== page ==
September 9, 2020
CLI’s Student Spotlight series provides insight into the thoughts and experiences of current CLI students. From food to language study to best local attractions, Student Spotlight gets the inside scoop directly from students on the ground.
Name: Daniel Del Bosque
Hometown: Mexico City, Mexico
University: Yale University
Length of Study at CLI: 6.5 months
Q: How long have you studied Chinese? What sparked your interest in China and the Chinese language?
A: There is a very popular Chinese food restaurant in New Haven that my suitemates and I would often go to. We would never leave without asking for “fortune cookies” (which, of course, I haven’t seen once since I arrived in China). Every time after having dinner at that Chinese restaurant, it became a funny ritual to read the pinyin aloud to one of our suitemates, James, who speaks Chinese. Whoever could read the pinyin out loud and have James understand, won. But, that’s about all the Chinese experience I brought with me to Guilin six and a half months ago. I have learned other languages before, so I have a general interest in languages. I had always wanted to take a gap year to do something that I know I would never be able to do again, pause life for a year and dedicate myself to something very specific, Chinese! For the last six and a half months, my life has been in tones and characters, and I love it!
Q: What’s your favorite place to eat in Guilin? What do you usually order there?
A: There are lots of good places to eat in Guilin, but the place I have been to the most is the Lanzhou hand-pulled noodle restaurant on the Cultural Walking Street (Lanzhou is in the west of China and its cuisine has strong Muslim influence). It’s the perfect distance away from CLI, the 10 minutes there are a great warm-up to a perfect bowl of noodles, and the 10 minutes back are great for digestion. If I take my scooter, it’s only a few minutes away, and I can even get carryout when I’m in a hurry! Every time I order the same dish: fried egg, tomato, and green pepper noodles. The place is magical. The smells of western Chinese spices linger in the air, and just as you sit down, there is a small bowl of delicious broth waiting for you. The noodles are the perfect consistency. The shop owners’ accent is fascinating. He is a reminder of how big and complex China is, and how far away some people’s families are from one another. Throughout your meal you can hear the loud thumping of the noodles being stretched in the kitchen. I’m proud to say that the 老板 (Laoban: Shop owner) doesn’t ask for my order anymore!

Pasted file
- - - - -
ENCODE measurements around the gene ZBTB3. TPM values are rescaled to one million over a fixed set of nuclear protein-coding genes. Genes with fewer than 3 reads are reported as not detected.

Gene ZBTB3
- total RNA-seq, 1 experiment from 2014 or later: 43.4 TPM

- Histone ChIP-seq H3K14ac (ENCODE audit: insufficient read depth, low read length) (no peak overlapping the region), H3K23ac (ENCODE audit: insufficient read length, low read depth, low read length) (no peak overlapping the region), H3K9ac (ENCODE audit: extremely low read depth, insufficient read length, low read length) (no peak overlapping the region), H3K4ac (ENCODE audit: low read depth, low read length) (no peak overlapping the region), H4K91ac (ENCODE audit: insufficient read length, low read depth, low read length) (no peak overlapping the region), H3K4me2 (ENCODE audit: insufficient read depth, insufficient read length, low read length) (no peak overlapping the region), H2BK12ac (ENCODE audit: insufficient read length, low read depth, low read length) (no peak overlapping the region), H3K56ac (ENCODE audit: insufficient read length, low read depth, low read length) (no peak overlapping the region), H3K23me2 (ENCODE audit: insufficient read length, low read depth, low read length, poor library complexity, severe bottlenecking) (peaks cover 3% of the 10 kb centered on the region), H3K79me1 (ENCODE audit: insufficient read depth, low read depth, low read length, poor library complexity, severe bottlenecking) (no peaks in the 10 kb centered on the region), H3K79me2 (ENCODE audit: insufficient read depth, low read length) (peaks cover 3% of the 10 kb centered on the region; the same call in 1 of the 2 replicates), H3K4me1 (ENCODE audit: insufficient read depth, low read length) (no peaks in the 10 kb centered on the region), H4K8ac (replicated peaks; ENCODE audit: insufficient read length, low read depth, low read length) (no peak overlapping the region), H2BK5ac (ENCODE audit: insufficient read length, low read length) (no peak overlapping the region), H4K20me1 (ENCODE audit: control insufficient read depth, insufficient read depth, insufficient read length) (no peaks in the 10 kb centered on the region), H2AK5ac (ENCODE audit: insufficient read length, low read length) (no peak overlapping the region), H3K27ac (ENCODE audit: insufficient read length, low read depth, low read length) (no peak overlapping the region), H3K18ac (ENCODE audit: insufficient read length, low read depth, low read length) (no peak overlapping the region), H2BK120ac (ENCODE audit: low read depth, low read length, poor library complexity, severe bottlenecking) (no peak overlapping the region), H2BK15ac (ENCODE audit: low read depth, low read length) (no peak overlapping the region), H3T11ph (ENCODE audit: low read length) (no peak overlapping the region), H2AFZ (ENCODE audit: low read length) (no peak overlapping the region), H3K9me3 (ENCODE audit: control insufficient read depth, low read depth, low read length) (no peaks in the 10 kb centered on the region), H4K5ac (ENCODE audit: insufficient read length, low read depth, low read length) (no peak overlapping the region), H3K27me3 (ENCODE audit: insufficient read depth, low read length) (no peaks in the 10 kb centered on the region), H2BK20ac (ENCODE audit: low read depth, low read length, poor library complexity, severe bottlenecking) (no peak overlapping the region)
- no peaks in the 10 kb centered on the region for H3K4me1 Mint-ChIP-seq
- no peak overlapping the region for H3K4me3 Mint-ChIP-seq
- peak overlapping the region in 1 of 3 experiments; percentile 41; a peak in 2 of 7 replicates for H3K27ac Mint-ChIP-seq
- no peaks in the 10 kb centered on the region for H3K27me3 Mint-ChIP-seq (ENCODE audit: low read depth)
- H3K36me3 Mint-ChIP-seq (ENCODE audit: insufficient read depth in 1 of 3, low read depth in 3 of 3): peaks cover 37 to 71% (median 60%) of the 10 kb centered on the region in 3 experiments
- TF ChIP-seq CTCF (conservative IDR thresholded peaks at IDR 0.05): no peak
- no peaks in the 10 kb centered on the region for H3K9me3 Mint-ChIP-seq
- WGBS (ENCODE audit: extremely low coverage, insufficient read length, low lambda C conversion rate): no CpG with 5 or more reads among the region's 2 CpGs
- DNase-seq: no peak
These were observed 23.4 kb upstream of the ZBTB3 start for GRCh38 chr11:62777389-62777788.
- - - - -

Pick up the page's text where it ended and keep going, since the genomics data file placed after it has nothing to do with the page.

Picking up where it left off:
Q: What do you think is the most important thing for a student to remember when studying Chinese?
A: The most important thing to remember when studying Chinese is that even though it may seem Chinese is a difficult language and at times even impractical, it is the language with the most native speakers in the world (twice the number of native Spanish speakers, and three times the number of native English speakers). There is much sense and logic to the language, and when you think there is not, you need only look at the traditional character. Every character is like a 3-D puzzle with meaning, sound, and image. The sooner you learn to recognize separate elements in a character and their associations to specific sounds or meanings, the faster you will absorb new words and learn to recognize and write them. Chinese logic is very different from western logic, but also incredibly straightforward. The learning curve becomes steeper as you learn more characters. So, remember: write characters, write more characters, and then write even more!
Q: What is your favorite Chinese word or expression?
A: 宁静致远 (Ningjing zhiyuan: Tranquility yields transcendence)
Q: What is your favorite thing to do in Guilin after class?
A: My favorite thing to do after class is hike a secret trail into Seven Star Park, and if I’m lucky, see some monkeys in the process. The park is Guilin’s biggest and has everything. In case you’re not familiar with the Chinese concept of everything, here is a short list of some of the things you can find inside: an expo of huge Transformer statues, a Buddhist temple, a paintball court, a beautiful mural, pandas, climbing walls, and of course, old women elegantly dancing and/or doing tai-chi. After the short hike into the park, there are many things to do, however, I always end up doing the same thing: climb to the park’s highest viewing point and listen to music while looking at Guilin’s breathtaking landscape.